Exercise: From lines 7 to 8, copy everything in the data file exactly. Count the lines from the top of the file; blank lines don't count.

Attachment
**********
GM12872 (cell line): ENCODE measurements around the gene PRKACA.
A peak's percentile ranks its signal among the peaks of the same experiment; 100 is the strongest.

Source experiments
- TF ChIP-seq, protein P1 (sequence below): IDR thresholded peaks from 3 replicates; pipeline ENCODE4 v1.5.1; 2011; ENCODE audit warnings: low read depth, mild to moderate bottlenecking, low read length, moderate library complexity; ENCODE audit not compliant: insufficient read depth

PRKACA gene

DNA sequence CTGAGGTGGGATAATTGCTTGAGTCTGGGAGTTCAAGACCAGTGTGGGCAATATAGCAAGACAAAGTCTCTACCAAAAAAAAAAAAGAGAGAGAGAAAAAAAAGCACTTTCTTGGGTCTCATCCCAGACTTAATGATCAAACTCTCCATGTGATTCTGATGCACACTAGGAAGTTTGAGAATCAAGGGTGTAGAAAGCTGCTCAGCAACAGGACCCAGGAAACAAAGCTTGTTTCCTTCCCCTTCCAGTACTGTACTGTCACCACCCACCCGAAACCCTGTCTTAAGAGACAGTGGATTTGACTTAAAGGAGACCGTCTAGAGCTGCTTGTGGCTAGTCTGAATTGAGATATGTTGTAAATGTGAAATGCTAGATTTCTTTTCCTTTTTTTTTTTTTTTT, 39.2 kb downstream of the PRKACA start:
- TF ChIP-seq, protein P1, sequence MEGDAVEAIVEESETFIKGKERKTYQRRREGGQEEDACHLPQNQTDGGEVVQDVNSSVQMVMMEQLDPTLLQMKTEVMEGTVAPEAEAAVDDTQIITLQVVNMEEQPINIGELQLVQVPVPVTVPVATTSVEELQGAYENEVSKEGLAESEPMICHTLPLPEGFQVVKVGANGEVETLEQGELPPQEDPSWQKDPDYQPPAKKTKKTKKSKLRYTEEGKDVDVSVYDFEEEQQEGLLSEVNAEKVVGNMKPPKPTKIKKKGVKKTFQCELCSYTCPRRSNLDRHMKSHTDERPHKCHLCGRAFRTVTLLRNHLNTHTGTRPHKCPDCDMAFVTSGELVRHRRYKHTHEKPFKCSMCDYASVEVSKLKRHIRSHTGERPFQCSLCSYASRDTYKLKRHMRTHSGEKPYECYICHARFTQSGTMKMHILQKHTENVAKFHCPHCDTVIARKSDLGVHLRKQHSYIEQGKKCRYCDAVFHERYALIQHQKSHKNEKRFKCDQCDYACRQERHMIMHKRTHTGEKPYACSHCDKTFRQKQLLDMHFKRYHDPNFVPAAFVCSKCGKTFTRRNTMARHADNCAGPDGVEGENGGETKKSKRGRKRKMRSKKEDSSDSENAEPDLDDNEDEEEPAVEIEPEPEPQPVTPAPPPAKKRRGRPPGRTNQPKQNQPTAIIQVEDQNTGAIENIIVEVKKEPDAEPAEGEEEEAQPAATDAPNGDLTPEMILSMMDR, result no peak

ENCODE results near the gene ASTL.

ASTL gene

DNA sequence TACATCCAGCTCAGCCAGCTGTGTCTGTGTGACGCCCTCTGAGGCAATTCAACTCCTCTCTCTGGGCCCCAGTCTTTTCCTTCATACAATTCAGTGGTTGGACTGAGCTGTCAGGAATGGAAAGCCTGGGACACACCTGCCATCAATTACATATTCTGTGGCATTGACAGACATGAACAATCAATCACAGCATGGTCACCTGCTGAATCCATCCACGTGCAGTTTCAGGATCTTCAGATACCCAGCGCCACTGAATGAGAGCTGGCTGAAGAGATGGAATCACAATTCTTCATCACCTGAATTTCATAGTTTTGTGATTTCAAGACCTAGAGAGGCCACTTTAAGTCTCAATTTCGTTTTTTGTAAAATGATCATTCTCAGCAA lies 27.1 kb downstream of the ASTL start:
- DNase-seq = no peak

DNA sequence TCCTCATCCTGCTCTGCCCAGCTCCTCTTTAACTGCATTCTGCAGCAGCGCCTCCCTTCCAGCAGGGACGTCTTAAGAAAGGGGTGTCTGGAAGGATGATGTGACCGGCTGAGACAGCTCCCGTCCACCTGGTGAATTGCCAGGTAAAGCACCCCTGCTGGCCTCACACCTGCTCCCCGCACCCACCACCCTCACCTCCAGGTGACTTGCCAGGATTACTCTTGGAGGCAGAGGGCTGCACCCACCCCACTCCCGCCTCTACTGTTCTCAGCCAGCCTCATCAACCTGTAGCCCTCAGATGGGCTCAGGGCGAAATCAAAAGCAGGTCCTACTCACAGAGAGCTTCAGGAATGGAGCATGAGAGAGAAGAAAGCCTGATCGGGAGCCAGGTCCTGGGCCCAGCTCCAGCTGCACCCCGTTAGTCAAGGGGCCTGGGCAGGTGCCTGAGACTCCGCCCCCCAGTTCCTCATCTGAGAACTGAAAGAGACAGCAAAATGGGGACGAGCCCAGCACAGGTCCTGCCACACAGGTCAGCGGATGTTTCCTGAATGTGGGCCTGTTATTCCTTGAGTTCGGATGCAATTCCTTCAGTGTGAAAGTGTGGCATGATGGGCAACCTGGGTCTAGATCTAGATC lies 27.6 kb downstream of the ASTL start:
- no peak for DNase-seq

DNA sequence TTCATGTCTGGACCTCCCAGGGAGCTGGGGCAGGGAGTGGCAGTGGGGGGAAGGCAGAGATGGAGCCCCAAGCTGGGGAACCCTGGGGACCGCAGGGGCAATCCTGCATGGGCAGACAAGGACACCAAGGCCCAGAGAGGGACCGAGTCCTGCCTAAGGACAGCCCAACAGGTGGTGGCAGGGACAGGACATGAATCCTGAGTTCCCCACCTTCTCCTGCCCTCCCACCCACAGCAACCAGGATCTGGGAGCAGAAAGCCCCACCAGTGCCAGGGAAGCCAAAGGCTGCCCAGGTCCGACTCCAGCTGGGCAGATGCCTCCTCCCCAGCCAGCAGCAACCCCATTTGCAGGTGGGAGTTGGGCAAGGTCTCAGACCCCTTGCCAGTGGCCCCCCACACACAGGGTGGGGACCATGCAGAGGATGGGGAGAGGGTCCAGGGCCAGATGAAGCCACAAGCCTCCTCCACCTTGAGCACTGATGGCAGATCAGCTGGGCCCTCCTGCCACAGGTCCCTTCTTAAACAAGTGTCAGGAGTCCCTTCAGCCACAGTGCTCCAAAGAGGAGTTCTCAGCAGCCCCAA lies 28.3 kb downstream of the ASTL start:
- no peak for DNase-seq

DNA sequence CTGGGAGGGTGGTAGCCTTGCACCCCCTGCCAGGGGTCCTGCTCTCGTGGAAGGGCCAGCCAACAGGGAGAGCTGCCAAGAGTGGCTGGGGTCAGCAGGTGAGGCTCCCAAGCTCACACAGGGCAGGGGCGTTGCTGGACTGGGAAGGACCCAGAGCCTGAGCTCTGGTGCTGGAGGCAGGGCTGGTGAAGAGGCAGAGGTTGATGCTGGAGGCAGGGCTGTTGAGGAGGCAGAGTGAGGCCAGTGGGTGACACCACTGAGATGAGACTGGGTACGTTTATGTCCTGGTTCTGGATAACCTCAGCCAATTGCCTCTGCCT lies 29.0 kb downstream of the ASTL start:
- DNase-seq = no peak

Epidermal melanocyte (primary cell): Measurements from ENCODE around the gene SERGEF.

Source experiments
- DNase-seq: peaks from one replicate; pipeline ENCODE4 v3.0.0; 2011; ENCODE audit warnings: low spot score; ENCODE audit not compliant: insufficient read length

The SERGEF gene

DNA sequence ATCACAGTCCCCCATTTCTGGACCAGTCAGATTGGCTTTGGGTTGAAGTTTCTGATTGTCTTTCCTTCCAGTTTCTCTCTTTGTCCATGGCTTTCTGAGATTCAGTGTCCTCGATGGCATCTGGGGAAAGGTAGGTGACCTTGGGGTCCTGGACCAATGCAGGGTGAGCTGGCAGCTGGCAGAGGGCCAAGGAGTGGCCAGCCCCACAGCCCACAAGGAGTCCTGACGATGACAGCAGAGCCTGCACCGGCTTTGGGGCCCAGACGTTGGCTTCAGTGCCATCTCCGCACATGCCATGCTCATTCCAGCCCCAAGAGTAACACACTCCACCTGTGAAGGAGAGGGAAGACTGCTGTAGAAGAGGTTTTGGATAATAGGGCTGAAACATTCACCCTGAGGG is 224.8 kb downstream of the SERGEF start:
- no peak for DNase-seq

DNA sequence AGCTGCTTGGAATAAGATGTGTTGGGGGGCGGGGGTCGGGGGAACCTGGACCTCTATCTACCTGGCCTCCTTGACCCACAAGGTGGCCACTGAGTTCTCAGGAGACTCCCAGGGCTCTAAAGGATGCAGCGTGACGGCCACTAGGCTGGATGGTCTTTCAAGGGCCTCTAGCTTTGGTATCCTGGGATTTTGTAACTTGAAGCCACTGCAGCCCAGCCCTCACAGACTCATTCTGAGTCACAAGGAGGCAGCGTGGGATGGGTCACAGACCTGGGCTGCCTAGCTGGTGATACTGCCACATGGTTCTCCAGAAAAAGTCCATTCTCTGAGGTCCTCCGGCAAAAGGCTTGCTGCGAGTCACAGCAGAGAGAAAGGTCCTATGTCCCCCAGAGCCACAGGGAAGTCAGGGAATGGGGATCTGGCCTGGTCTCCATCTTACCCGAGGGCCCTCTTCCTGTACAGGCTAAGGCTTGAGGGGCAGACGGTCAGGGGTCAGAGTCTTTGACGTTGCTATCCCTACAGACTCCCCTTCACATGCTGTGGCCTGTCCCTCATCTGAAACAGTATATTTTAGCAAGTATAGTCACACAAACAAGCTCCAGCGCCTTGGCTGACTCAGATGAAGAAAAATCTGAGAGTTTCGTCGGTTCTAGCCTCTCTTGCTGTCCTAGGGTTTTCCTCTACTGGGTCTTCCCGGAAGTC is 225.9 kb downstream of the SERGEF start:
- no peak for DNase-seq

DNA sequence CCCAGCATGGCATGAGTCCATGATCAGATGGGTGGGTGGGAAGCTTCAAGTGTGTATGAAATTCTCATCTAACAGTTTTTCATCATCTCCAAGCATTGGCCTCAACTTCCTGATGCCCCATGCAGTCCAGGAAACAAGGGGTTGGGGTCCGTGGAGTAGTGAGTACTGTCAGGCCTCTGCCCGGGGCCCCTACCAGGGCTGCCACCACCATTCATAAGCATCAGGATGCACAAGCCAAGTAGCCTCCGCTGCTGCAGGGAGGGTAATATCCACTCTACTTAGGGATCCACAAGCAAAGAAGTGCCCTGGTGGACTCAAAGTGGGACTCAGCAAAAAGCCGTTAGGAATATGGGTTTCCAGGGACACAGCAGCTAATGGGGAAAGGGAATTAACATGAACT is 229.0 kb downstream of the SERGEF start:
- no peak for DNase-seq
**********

- TF ChIP-seq, protein P1, sequence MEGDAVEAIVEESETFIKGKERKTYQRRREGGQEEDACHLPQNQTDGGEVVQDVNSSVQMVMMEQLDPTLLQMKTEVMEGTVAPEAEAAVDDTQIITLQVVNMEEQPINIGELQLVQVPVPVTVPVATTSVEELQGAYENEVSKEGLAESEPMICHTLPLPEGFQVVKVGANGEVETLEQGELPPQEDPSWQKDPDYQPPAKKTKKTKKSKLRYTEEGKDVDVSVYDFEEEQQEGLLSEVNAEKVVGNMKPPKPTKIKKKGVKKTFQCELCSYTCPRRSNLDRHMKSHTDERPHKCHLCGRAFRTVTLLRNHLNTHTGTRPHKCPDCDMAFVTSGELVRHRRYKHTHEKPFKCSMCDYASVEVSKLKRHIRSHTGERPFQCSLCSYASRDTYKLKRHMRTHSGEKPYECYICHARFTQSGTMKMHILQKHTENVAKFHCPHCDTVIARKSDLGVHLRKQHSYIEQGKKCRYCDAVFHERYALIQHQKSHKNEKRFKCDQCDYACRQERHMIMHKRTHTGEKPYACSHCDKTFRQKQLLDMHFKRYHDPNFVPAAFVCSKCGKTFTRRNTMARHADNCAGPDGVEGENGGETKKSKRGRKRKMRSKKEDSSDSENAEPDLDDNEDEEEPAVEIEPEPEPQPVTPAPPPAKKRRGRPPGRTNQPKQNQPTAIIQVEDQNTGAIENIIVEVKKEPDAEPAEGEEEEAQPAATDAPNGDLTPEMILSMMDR, result no peak

ENCODE results near the gene ASTL.